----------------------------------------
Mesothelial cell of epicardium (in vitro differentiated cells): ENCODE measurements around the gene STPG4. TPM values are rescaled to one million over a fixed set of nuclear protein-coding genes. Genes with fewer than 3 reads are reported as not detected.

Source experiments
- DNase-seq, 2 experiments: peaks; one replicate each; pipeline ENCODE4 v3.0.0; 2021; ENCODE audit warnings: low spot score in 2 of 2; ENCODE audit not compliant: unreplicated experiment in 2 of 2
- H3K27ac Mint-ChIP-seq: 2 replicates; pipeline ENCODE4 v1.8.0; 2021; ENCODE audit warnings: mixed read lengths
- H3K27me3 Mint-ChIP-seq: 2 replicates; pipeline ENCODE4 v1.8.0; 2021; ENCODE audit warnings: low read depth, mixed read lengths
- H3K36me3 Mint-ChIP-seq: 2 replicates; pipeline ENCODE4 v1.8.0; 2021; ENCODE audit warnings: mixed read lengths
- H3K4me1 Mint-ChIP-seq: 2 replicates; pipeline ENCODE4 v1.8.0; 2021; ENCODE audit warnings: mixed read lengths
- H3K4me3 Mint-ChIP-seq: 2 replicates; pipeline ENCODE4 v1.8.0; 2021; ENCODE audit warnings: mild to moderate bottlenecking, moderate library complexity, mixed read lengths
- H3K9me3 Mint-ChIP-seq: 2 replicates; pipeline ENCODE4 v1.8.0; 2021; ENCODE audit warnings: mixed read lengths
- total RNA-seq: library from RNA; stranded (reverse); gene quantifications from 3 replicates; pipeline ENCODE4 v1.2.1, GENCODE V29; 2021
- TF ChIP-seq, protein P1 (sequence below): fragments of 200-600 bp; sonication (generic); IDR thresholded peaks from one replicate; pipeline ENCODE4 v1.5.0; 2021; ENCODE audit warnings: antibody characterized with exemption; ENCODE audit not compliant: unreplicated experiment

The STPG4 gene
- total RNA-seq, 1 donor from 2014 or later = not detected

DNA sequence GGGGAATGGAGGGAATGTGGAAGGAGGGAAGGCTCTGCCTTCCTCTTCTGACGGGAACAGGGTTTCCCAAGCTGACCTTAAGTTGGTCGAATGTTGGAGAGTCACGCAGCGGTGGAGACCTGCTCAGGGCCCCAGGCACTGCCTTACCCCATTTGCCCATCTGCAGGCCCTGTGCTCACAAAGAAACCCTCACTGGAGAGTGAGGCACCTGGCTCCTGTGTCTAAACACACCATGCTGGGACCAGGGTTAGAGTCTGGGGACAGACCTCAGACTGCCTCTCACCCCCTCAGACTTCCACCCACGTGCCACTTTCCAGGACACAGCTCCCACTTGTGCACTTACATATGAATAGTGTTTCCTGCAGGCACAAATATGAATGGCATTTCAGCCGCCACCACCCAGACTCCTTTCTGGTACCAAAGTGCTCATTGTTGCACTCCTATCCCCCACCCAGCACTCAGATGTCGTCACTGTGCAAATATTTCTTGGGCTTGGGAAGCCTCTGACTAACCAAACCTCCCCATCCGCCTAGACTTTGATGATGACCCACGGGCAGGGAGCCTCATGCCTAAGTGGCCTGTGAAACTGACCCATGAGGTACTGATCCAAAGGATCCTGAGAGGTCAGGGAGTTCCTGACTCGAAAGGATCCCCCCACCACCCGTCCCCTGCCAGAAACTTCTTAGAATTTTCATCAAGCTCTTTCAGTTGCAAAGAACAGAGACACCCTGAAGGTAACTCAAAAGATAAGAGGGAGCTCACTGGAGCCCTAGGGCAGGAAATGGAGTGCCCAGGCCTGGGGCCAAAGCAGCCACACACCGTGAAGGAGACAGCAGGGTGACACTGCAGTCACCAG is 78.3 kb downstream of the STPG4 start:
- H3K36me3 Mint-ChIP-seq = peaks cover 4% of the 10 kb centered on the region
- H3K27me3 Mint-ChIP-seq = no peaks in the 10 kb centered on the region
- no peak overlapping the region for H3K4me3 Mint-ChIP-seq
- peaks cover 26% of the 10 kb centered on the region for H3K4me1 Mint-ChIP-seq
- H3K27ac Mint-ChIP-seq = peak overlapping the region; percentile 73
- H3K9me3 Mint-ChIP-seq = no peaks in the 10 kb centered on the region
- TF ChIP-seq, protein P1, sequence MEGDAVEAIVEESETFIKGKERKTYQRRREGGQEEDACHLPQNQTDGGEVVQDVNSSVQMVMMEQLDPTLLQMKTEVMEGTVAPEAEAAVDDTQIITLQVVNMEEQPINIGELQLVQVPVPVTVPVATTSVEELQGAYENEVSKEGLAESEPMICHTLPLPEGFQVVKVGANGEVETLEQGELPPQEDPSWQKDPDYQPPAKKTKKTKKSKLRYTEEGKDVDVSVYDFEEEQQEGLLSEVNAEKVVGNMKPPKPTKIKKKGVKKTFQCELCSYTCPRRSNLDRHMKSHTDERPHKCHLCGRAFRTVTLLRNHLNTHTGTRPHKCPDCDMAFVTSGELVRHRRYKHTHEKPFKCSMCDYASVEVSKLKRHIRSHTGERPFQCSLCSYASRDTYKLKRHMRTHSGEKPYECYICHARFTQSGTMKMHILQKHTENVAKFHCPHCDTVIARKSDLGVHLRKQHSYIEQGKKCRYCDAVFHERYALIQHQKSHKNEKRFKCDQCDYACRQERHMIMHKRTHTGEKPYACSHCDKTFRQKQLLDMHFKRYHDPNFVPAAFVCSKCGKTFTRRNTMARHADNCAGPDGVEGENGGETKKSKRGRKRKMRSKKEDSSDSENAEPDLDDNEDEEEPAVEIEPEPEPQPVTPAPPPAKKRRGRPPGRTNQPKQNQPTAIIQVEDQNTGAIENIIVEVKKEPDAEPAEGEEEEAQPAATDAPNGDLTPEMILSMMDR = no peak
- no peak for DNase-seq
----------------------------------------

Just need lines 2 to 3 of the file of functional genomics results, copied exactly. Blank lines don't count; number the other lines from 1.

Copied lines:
Source experiments
- DNase-seq, 2 experiments: peaks; one replicate each; pipeline ENCODE4 v3.0.0; 2021; ENCODE audit warnings: low spot score in 2 of 2; ENCODE audit not compliant: unreplicated experiment in 2 of 2